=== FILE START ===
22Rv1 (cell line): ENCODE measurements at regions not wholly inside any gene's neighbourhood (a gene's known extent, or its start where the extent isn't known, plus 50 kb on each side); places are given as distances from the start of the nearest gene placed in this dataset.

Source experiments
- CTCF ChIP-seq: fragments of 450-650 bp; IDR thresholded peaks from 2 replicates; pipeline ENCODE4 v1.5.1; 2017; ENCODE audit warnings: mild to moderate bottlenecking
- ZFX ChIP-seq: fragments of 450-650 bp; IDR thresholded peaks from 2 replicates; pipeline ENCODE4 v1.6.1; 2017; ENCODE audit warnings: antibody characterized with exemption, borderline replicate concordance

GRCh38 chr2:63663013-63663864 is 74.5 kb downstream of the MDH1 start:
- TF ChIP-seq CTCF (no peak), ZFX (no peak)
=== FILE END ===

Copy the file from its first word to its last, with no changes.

22Rv1 (cell line): ENCODE measurements at regions not wholly inside any gene's neighbourhood (a gene's known extent, or its start where the extent isn't known, plus 50 kb on each side); places are given as distances from the start of the nearest gene placed in this dataset.

Source experiments
- CTCF ChIP-seq: fragments of 450-650 bp; IDR thresholded peaks from 2 replicates; pipeline ENCODE4 v1.5.1; 2017; ENCODE audit warnings: mild to moderate bottlenecking
- ZFX ChIP-seq: fragments of 450-650 bp; IDR thresholded peaks from 2 replicates; pipeline ENCODE4 v1.6.1; 2017; ENCODE audit warnings: antibody characterized with exemption, borderline replicate concordance

GRCh38 chr2:63663013-63663864 is 74.5 kb downstream of the MDH1 start:
- TF ChIP-seq CTCF (no peak), ZFX (no peak)